Faintly we echo--like this spake the Shadow and like this the Glory.

A poem by George William Russell

The Shadow

Who art thou, O Glory,
In flame from the deep,
Where stars chant their story,
Why trouble my sleep?

I hardly had rested,
My dreams wither now:
Why comest thou crested
And gemmed on they brow?

The Glory

Up, Shadow, and follow
The way I will show;
The blue gleaming hollow
To-night we will know,

And rise mid the vast to
The fountain of days;
From whence we had pass to
The parting of ways.

The Shadow

I know thee, O Glory:
Thine eyes and thy brow
With white fire all hoary
Come back to me now.

Together we wandered
In ages agone;
Our thoughts as we pondered
Were stars at the dawn.

The glory has dwindled,
My azure and gold:
Yet you keep enkindled
The Sun-fire of old.

My footsteps are tied to
The heath and the stone;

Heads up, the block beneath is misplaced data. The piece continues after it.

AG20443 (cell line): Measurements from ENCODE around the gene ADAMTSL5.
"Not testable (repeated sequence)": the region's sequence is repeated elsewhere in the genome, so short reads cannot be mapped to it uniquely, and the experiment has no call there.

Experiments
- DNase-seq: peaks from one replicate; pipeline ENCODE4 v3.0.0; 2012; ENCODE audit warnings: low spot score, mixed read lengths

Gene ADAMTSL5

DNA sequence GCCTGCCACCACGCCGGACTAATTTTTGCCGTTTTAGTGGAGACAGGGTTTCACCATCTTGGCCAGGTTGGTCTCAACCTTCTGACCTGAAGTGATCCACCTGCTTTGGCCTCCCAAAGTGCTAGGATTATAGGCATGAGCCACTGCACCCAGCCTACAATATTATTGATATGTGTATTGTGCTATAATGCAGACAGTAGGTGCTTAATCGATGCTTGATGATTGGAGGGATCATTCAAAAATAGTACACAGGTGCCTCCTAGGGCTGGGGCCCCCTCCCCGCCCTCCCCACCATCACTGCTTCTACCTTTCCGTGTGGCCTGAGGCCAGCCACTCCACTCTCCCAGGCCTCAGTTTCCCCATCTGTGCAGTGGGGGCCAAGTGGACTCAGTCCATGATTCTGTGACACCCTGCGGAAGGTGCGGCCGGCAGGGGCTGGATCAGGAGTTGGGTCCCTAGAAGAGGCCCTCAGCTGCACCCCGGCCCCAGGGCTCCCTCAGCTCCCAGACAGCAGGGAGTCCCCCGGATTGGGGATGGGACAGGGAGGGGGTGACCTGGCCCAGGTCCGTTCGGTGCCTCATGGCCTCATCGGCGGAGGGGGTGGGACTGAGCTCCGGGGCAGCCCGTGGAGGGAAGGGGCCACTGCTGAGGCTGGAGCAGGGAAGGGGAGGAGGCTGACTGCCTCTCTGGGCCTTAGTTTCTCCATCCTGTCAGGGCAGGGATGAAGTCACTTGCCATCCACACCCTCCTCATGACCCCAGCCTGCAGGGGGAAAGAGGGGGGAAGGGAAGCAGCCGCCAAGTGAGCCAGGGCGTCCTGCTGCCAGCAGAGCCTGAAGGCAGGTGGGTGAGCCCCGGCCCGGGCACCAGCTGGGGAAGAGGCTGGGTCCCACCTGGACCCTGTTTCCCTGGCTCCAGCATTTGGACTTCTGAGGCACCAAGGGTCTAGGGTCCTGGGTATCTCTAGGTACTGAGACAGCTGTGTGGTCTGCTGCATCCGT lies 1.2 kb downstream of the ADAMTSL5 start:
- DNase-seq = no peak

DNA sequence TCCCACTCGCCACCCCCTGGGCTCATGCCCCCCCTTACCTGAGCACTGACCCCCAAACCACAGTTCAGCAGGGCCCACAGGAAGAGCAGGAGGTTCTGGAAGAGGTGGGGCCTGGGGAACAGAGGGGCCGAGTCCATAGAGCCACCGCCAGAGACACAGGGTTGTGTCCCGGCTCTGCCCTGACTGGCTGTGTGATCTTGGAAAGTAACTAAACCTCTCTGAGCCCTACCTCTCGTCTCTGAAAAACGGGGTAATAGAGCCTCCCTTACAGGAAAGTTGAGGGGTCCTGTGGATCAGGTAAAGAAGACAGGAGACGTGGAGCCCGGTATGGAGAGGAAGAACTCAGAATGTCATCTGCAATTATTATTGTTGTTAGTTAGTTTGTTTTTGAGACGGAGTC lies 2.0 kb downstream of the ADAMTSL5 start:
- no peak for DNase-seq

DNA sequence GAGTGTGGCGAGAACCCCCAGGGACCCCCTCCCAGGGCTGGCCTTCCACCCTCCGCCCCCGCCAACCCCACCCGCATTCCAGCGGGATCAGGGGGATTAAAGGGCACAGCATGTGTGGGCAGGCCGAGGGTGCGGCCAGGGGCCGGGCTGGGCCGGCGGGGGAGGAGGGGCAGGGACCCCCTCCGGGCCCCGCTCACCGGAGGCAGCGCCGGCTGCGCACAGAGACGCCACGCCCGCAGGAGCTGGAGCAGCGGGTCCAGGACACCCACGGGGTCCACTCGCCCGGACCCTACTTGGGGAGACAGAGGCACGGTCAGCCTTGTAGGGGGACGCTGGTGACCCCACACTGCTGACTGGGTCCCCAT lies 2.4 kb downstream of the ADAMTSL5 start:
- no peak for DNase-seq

My thoughts earth-allied-to--
Ah! leave me alone.

Go back, thou of gladness,
Nor wound me with pain,
Nor spite me with madness,
Nor come nigh again.

The Glory

Why tremble and weep now,
Whom stars once obeyed?
Come forth to the deep now
And be not afraid.

The Dark One is calling,
I know, for his dreams
Around me are falling
In musical streams.

A diamond is burning
In depths of the Lone
Thy spirit returning
May claim for its throne.

In flame-fringed islands
Its sorrows shall cease,
Absorbed in the silence
And quenched in the peace.

Come lay thy poor head on
My breast where it glows
With love ruby-red on
Thy heart for its woes.

My power I surrender:
To thee it is due:
Come forth, for the splendor
Is waiting for you.

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